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With Java is there a way to make a custom class that can have the [] accessor used on it like an array?

Normal array

int[] foo = int[5];
foo[4] = 5;
print(foo[4]);
//Output: "5"

Custom Class

class Bar {
    //Custom class that uses index as a ref
}

Bar foo = new Bar(5);
foo.set(4, 5);
print(foo[4]);
//Output: "5"
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5  
I wish... If it were possible to override [], we wouldn't be stuck with the ugly list.get(5) and str.charAt(6)?.. –  dasblinkenlight Dec 5 '12 at 16:22
    
No, I keep hearing rumors that operator overloading will be in a later release of Java, however I honestly don't think it will be. –  Jon Taylor Dec 5 '12 at 16:23
    
As a side note, look into groovy :) –  Jon Taylor Dec 5 '12 at 16:24
    
@JonTaylor Honestly, I think Java has missed the bus on operator overloading. –  dasblinkenlight Dec 5 '12 at 16:24
3  
My impression has always been that Java deliberately didn't want operator overloading to be possible...and I think it makes sense. (I have heard indications that it might be baked in for the collection types, but for nothing else, which I'd be okay with.) –  Louis Wasserman Dec 5 '12 at 17:35
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5 Answers 5

up vote 15 down vote accepted

No, you cannot overload [] operator for your classes in Java. But you can create getter for your array.

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No, Java doesn't have any operator overloading.

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No, you'll have to implement your public <Type> get(int index){ ... } method, like ArrayList does for example.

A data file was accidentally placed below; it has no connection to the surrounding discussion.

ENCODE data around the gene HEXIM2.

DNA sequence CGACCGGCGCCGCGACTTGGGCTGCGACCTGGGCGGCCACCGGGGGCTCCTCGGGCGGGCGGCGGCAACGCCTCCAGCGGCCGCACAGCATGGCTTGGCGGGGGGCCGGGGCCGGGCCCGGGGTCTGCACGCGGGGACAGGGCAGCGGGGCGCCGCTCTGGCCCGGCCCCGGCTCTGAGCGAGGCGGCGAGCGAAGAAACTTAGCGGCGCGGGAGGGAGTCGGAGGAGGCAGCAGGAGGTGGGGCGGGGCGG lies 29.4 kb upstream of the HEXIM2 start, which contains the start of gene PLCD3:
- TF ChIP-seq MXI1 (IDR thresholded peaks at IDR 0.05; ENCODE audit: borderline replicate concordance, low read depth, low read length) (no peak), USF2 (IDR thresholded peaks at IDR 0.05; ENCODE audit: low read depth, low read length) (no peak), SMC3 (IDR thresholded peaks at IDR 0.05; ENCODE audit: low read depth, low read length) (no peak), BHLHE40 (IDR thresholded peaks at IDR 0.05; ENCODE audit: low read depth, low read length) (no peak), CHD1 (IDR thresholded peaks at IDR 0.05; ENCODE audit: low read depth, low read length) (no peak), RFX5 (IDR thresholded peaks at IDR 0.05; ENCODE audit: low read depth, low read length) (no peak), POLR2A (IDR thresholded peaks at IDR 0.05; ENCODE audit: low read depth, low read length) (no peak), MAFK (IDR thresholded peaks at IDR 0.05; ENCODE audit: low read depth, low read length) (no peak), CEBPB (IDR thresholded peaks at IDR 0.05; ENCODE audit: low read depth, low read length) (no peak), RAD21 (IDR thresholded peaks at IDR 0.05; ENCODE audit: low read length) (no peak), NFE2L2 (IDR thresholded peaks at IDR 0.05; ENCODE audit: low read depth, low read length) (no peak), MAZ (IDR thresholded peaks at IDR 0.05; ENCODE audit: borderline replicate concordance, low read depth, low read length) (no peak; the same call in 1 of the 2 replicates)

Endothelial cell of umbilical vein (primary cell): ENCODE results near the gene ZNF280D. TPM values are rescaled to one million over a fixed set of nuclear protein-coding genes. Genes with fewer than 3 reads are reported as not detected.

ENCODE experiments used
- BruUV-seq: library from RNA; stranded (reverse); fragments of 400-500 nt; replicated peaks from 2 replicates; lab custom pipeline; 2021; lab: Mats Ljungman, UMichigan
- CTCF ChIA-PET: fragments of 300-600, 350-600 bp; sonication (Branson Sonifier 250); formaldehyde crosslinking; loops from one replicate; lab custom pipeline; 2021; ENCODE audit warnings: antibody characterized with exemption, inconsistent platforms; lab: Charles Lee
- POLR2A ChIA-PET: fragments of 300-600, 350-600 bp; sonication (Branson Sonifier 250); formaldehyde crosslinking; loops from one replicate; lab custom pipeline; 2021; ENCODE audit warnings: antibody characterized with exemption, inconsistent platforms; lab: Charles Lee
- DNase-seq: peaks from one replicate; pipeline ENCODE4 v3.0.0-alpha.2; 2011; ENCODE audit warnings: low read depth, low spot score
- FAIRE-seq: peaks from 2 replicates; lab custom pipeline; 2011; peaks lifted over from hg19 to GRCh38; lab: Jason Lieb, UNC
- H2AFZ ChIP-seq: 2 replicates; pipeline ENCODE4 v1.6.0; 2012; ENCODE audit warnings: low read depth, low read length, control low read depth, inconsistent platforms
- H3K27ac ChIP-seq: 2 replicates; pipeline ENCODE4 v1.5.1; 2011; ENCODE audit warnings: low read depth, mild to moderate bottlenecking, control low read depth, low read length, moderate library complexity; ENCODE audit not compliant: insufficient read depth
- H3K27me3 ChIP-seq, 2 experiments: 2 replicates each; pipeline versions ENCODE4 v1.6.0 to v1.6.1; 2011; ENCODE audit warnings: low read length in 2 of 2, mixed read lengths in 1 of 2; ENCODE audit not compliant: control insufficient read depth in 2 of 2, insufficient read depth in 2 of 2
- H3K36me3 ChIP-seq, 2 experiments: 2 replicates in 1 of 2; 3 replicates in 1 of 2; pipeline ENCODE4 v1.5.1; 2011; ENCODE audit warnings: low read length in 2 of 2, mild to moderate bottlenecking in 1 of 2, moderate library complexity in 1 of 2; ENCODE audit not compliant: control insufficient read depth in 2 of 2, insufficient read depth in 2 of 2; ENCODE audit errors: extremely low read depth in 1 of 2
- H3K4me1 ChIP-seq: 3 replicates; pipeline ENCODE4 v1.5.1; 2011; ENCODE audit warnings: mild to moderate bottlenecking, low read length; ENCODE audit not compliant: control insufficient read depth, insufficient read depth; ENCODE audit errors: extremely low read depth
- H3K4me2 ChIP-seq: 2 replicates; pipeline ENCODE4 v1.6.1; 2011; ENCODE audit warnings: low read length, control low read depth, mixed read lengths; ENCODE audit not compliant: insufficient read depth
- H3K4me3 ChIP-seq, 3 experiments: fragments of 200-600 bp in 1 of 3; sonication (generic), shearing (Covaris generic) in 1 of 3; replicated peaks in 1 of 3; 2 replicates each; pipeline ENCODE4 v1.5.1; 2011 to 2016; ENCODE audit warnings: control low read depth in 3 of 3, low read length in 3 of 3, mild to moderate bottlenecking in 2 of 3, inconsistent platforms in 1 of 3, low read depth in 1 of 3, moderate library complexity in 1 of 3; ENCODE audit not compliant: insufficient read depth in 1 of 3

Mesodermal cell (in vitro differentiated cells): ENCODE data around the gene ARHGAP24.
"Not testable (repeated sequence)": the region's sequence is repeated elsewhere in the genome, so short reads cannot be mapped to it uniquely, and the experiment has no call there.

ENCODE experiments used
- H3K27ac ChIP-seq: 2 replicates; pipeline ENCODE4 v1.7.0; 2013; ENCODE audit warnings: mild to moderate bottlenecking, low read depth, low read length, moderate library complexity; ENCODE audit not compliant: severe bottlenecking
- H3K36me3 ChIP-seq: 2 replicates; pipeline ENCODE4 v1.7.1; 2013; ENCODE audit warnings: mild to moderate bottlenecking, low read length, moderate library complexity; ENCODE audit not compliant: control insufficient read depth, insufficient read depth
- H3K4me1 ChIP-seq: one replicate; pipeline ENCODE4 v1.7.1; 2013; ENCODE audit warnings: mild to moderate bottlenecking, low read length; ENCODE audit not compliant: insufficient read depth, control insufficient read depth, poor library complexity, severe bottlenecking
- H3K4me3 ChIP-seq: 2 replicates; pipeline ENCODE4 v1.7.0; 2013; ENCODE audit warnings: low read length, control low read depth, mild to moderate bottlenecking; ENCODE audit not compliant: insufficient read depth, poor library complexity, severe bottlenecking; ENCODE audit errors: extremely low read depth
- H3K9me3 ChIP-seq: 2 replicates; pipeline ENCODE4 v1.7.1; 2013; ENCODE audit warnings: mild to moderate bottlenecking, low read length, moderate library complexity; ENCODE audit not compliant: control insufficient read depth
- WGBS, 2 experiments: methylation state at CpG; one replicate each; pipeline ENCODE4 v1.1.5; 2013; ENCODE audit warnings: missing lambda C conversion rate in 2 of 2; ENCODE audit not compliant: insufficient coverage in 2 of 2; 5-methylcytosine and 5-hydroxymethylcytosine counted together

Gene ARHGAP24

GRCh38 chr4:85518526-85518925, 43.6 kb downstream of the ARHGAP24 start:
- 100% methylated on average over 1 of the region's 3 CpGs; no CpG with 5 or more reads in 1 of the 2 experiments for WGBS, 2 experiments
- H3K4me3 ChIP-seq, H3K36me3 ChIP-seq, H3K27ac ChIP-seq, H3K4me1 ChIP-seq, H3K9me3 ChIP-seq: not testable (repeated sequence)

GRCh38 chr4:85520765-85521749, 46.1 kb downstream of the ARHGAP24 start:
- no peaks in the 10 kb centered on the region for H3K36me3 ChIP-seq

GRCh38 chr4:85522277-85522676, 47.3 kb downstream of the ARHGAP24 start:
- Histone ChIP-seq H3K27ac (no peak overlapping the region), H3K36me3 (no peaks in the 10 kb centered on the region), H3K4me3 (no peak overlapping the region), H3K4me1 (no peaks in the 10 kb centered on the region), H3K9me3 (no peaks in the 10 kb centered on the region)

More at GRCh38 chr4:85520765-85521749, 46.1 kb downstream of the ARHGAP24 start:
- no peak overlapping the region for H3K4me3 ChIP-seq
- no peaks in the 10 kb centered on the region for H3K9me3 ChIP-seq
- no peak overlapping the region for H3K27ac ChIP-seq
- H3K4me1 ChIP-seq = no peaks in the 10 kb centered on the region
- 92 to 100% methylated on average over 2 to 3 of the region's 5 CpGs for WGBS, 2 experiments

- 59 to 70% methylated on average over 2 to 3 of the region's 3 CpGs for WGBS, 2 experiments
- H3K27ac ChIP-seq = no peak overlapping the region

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Sure,

try

Bar[] foo = new Bar[4];
foo[2] = new Bar();
System.out.print(foo[2]);

Regards

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4  
Very funny... (no, I'm not the downvoter). –  dasblinkenlight Dec 5 '12 at 16:25
    
why did you guys -? –  Peter Rader Dec 5 '12 at 16:27
2  
You're very very wrong. –  Lucas Dec 5 '12 at 16:39
    
Seriously, what is wrong? I cant imagine any sitouation the overloading of [] should be more favored than the inheritance of Collection. For every other cases: Make a array of Bar! –  Peter Rader Dec 5 '13 at 8:43
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No, to do this Java would have to add operator overloading of [ and ] - you need to use the equivalent get / set methods instead.

There's no current plans that I know of to implement operator overloading for any future version of Java - it's definitely not in the plan for Java 8, and the talks Oracle have given on Java 9 and beyond don't include plans for it either. Personally I'm not a fan of it - it introduces lots of complications such as precedence and order that can lead to subtle, annoying bugs unless users are incredibly careful, and (whether you agree with this stance or not) I believe this was the reason the decision was made to exclude it from the language in the first place.

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General operator overloading does have some problems, but most of them stem from the fact that it's not inherently clear whether thing1 + thing2 should be defined in thing1 or thing2. By contrast, it's much more clear that thing1[thing2] should be defined in thing1. –  supercat Dec 4 '13 at 22:30
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